National Infrastructures Minister Uzi Landau on Monday rejected outright the Turkish demand that Israel apologize for killing nine Turkish citizens in the 2010 incident on the Mavi Marmara.
In an interview with Arutz Sheva’s Hebrew-language news service, Landau said an Israeli apology would only harm its status and prestige in the world.
“If anyone should apologize, it’s Turkey for standing behind the provocative flotilla,” he said. “It’s Turkey that needs to explain its connections with Hamas and other extremist Muslim groups. It’s Turkey that needs to explain its policy, not only to us but to the entire world.
“Enough with these Israeli apologies,” added Landau. “If we apologize we will be presented as the ones responsible for what happened and we will be humiliated.”
Landau rejected the arguments that an Israeli apology will prevent Turkey from demanding that the naval commandos who boarded the Marmara be put on trial. He said he is convinced that even if Turkey does not stand behind these demands for prosecution of the commandos, it will do so through a third party. He added that the relations between Turkey and Israel have always depended on the Turks’ interests, noting that when the Turkish government sought to prove its ability to lead the Muslim world, it did so at Israel’s expense.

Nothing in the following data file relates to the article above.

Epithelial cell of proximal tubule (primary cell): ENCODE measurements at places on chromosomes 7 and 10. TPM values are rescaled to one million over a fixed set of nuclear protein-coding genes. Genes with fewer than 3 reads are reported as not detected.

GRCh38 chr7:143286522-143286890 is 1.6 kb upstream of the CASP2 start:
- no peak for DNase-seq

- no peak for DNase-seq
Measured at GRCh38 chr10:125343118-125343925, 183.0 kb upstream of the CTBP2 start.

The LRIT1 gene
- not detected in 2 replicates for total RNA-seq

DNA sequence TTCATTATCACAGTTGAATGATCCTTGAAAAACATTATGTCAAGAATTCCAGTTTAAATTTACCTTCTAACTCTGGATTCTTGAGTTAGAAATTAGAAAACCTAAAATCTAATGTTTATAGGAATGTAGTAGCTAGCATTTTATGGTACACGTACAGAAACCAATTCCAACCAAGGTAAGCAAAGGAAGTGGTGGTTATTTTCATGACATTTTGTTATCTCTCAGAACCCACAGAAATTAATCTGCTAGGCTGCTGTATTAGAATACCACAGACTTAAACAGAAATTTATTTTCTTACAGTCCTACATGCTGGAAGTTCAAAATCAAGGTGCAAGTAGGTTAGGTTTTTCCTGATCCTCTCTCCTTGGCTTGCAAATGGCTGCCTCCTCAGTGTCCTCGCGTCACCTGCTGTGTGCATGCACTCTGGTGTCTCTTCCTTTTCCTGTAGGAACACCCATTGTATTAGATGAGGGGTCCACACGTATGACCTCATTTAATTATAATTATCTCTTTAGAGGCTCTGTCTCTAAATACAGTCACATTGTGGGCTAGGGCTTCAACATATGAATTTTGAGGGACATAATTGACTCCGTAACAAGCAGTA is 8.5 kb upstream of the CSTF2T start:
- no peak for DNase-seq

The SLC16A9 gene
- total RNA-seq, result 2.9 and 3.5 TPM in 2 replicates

Referring to the position of Prime Minister Binyamin Netanyahu over the apology, Minister Landau admitted that he does not know where Netanyahu stands.
“It is difficult to assess,” he said, adding that if Netanyahu ultimately agrees to apologize to Turkey, many ministers would find it hard to accept. “Whoever does not keep his honor, no one will keep his honor for him,” said Landau.
Landau’s comments came as Turkish prime minister Recep Tayyip Erdogan was reportedly considering downgrading diplomatic relations with Israel.
The Turkish Hurriyet newspaper reported Monday that Erdogan’s “Plan B” is to downgrade the level of Turkey’s diplomatic staff in Israel if Israel continues to refuse to apologize for the Mavi Marmara incident.
UN spokesman Martin Nesirky, who confirmed the delay, gave no specific date for when the report would be released.